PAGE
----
08/21/2013 05:32 pm ET Updated Oct 21, 2013

Moms Need Mom Friends: 5 Qualities To Look For

Photo by Caitlin Fisch

1. She isn't good at everything. This may sound silly, because no one is good at everything, but what I really mean is having a friend who is honest and open about what she is good at as well as her shortcomings. No one wants to hang out with the mom whose house is always spotless AND she makes everything from scratch AND she works out every day AND... When I asked my friend if she exercises and she laughed out loud, I thought, "I really like this lady."

2. She calls you on your stuff. Having girlfriends who "yes" you may be easier to deal with, but a friend who values your relationship enough to call you out when you're being ridiculous is worth a million acquaintances.

3. She'll take your kids in a pinch, even if they have a snotty nose. I don't like it when my kids hang out with sick kids. I try not to bring my sick kids to other people's houses. In the end, the world is full of germs with various incubation times, and my kids have been infected/we have accidentally infected our friends kids. When you have a date scheduled for a month and you're about to lose your mind, the best mom friend will take your baby even with the snot.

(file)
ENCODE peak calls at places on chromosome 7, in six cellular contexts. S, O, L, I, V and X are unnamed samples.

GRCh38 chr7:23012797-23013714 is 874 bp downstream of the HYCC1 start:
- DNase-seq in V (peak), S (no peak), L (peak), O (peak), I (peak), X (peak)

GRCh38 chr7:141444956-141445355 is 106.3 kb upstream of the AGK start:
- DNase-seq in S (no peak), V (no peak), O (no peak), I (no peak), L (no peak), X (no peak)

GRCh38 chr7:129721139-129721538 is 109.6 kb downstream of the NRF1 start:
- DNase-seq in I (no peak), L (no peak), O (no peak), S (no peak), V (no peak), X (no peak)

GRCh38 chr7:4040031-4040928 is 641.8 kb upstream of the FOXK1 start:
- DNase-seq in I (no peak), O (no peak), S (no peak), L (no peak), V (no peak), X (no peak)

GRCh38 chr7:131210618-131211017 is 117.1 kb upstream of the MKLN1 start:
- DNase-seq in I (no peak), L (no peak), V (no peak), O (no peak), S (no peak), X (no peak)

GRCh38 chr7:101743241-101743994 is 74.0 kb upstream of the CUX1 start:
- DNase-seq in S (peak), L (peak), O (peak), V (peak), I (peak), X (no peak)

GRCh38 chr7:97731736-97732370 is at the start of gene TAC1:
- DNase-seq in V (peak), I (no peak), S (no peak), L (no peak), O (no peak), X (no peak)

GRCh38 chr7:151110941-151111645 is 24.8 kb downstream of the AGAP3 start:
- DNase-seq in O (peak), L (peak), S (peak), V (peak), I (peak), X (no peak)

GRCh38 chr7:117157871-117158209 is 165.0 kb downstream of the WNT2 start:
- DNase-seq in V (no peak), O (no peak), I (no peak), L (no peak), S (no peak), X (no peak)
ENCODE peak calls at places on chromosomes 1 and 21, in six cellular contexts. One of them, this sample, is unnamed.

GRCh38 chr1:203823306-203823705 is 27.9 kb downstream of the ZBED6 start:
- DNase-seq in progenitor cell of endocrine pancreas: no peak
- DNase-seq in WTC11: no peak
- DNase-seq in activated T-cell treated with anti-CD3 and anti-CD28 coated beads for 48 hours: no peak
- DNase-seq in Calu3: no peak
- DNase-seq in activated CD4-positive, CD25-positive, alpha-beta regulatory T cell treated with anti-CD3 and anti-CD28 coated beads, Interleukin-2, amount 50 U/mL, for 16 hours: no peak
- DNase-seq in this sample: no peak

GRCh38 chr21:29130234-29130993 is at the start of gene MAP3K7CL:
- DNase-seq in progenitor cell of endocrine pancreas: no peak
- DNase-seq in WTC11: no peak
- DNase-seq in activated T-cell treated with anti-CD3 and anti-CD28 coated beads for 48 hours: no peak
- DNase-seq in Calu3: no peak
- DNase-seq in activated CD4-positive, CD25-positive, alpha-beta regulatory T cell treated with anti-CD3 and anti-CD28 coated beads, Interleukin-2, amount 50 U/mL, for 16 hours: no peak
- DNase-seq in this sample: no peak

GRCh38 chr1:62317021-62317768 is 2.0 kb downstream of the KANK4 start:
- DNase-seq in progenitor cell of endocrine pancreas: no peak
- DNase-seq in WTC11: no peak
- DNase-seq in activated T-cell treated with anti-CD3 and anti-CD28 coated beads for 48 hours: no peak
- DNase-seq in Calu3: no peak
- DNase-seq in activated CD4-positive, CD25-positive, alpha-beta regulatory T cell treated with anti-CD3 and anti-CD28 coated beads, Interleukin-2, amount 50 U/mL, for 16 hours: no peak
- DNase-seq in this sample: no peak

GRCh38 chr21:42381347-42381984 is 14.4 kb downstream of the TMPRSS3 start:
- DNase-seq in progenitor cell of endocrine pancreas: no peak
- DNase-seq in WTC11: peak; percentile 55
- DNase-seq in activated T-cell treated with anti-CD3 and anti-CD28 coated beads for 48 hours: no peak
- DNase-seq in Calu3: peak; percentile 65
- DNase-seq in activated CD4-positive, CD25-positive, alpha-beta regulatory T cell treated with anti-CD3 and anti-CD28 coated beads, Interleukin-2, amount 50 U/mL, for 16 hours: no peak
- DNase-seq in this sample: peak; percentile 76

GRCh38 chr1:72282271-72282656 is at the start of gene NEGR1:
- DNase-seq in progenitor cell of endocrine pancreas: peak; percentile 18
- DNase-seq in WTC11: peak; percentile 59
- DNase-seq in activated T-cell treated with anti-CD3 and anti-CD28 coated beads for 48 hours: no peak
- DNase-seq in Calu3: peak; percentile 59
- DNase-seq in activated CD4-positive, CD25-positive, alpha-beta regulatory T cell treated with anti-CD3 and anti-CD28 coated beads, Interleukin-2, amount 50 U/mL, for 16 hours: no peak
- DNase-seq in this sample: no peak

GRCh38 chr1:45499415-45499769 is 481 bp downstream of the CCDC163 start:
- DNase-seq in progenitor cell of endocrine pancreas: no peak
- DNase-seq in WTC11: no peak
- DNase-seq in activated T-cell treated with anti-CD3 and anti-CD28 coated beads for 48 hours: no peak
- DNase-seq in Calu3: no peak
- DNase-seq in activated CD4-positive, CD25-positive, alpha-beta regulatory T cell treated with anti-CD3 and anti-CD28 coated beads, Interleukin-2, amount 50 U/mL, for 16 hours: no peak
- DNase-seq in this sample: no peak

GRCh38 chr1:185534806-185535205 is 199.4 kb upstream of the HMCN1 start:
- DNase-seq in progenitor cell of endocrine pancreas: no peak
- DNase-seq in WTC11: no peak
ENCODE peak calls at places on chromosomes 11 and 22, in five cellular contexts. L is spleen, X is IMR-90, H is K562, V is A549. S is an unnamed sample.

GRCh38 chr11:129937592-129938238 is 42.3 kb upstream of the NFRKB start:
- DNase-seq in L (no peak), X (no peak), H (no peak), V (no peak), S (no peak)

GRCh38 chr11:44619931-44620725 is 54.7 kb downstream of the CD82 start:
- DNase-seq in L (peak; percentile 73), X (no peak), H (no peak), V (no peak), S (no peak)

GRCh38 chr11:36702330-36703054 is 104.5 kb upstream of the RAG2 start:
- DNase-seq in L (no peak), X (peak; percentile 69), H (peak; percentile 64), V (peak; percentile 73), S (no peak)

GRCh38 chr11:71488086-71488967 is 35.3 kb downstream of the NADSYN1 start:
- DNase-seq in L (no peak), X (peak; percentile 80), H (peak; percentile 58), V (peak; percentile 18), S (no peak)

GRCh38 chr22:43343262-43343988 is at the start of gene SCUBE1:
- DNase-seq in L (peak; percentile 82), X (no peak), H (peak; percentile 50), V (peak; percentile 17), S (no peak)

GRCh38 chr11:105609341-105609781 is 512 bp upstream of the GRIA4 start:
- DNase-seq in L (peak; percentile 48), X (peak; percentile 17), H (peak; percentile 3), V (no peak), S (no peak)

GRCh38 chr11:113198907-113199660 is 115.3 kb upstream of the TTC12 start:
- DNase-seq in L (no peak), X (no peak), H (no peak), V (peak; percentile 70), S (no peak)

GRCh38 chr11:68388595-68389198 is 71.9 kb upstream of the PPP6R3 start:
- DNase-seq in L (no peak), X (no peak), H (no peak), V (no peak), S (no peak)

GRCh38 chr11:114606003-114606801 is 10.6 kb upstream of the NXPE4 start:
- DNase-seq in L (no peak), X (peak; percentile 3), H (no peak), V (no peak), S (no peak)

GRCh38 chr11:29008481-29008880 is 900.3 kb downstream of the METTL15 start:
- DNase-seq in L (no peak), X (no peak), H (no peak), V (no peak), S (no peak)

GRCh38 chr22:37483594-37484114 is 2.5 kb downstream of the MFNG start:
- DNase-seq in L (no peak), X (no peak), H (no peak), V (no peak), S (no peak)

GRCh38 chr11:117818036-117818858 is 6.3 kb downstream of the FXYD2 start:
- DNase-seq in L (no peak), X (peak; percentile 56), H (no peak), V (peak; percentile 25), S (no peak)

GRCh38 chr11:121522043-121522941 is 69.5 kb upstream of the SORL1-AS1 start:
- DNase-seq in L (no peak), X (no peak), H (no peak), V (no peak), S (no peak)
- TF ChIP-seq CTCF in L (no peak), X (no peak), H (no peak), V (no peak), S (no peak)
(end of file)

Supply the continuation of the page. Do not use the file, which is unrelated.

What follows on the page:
4. She lets you do things for her. This is a tough one, since many of us women folk have a hard time accepting help. It is hard to be vulnerable! However, it is very gratifying to have a friend who lets you into her life and is appreciative rather than apologetic. If you can bring dinner over for her family when she's having a tough week at work, or help her fold the ever growing mountain of laundry, that's true friendship.

5. You can talk about your marriage/birth story/challenges with your kids.
Sometimes there is an awkward stage in mom friendships, when a friendship grows past the playground chatter of milestones and local activities, and turns to more serious matters. It can be difficult to open up about the things in life that we truly struggle with. The beautiful thing that I've found is that even with moms who are very different from me in many ways, we all have these deep relationships and intense experiences in common. Everyone has challenges in her marriage, everyone has a crazy birth story, and everyone struggles with certain aspects of having children. I never want to be oversharing with every mom at the swingset, but when I have allowed myself to be open, honest, and real with my friends, our relationships always grow more fulfilling.

The post originally appeared on Caitlin's blog